Schreiber’s Bent-Winged Bat

Miniopterus schreibersii (Kuhl, 1817)


The Schreiber’s Bent-Winged Bat is easily distinguishable from other bat species found in Greece due to its prominent high-domed forehead, short and triangular ears, short nose, and elongated wings.

The Schreiber’s Bent-Winged Bat, once regarded as a cosmopolitan species, is now confined to the Mediterranean region. The populations of this species are found in southern Europe, northwest Africa, and extreme West Asia. They are occasionally seen in western Turkey, Georgia, and Russia.

Schreiber’s bats capture their prey in mid-air. They primarily consume moths and other flying insects, and they search for food in deciduous woodlands, old-growth orchards, olive groves, creeks, and even above white street-lamps.

Underground shelters, whether natural or artificial, play a crucial role in their survival, as they tend to gather in colonies within caves and mines. Populations often utilise various roosts throughout the year, aligning with different stages of their life cycle such as mating, hibernation, and reproduction-birth.

Schreiber’s Bent-Winged Bat congregates with conspecifics or with individuals of different bat species, forming clusters totaling up to tens of thousands of individuals! In case of large caves with diverse microclimatic conditions, they can serve as whole year roost of a population.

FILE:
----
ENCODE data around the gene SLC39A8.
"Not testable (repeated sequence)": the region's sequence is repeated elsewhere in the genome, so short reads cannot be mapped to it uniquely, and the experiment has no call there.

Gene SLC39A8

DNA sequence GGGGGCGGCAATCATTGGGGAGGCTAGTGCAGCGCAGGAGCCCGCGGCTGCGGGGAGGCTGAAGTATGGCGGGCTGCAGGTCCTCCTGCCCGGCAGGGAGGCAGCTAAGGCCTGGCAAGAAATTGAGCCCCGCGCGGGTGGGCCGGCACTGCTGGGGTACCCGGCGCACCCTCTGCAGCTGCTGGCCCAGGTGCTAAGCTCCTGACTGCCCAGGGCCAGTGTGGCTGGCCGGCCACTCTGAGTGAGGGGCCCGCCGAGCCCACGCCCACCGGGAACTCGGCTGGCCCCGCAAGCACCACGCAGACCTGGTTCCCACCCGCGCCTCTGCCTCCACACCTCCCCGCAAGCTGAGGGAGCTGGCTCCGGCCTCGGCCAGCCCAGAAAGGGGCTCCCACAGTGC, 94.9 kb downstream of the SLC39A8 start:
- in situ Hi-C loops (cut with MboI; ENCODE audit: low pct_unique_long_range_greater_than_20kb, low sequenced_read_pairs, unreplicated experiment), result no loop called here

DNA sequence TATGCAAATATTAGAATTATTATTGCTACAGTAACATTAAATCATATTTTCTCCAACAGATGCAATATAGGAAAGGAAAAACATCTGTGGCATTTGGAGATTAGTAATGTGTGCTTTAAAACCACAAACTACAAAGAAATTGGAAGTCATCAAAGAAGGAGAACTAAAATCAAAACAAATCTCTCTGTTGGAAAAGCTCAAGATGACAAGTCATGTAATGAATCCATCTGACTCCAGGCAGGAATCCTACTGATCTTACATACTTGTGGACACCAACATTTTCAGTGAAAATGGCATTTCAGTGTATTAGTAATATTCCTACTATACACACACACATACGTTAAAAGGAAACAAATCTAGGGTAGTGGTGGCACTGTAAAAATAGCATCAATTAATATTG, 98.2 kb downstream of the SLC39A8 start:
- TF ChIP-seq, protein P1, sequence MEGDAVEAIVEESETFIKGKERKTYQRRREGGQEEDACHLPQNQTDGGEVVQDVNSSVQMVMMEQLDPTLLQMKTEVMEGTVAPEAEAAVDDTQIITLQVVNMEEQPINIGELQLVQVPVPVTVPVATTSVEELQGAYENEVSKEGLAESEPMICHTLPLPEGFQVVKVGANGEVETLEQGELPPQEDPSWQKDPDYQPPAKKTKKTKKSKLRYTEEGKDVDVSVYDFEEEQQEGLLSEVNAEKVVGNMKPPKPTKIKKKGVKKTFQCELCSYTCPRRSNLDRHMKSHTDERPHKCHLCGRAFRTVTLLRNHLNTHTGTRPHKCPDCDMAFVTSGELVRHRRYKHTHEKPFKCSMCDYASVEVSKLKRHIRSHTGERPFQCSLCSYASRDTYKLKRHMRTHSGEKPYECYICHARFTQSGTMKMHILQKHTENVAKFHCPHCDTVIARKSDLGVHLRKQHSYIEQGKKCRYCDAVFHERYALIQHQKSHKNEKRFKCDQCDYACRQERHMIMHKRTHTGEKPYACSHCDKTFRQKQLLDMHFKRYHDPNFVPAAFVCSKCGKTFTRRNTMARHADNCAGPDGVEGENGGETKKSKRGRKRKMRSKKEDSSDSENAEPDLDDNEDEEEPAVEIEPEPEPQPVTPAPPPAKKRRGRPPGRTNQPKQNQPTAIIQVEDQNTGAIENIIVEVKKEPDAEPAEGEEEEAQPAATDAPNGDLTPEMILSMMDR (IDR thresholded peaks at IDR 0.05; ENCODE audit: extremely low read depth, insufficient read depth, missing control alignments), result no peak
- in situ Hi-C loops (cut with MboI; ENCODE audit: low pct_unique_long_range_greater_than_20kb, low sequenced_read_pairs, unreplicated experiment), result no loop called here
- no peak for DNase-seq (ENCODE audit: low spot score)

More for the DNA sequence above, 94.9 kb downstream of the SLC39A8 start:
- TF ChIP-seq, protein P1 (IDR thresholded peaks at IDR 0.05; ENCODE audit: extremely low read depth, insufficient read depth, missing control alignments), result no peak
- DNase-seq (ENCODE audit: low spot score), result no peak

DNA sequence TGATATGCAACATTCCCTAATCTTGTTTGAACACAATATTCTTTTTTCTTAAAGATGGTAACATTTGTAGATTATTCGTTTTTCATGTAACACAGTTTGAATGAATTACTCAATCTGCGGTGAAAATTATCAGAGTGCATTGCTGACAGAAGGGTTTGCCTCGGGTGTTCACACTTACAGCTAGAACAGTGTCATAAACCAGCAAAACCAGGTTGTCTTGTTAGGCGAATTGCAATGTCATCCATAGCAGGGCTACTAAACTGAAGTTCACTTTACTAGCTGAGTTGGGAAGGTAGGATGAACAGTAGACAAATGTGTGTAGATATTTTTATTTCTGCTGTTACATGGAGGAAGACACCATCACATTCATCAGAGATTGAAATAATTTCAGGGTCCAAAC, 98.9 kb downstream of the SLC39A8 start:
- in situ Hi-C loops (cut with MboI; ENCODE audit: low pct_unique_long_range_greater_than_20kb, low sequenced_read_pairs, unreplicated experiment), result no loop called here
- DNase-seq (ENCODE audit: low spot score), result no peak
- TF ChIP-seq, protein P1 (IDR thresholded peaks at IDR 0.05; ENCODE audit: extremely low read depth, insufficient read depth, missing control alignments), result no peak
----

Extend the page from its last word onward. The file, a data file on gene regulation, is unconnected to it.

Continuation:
They breed once a year, giving birth to one young. The maximum lifespan recorded is 22 years! Mating takes place in autumn, but pregnancy begins in spring and is completed in summer. Pregnant females form large maternity colonies in summer roosts.

The species is evaluated as Vulnerable according to the IUCN Red List 2023 and the global population trend is declining. In recent decades many of the populations occurring in southern and central Europe have declined dramatically or disappeared completely. The disturbance to their roosts, the loss of preferable foraging areas and the use of insecticides constitute the main threats to its populations.

In Greece Miniopterus schreibersii is assessed as Near Threatened according to the Red Book of the Threatened Animals 2009. Although it is a widespread, relatively abundant species in the country, yet it runs the same risks. Among its 139 recorded roosts, there is a cave in the Peloponnese (Cave of the Lakes, in Kastria, Achaia) which hosts more than 28.000 individuals in winter!

You can see the distribution of the species in Greece’s caves and mines, here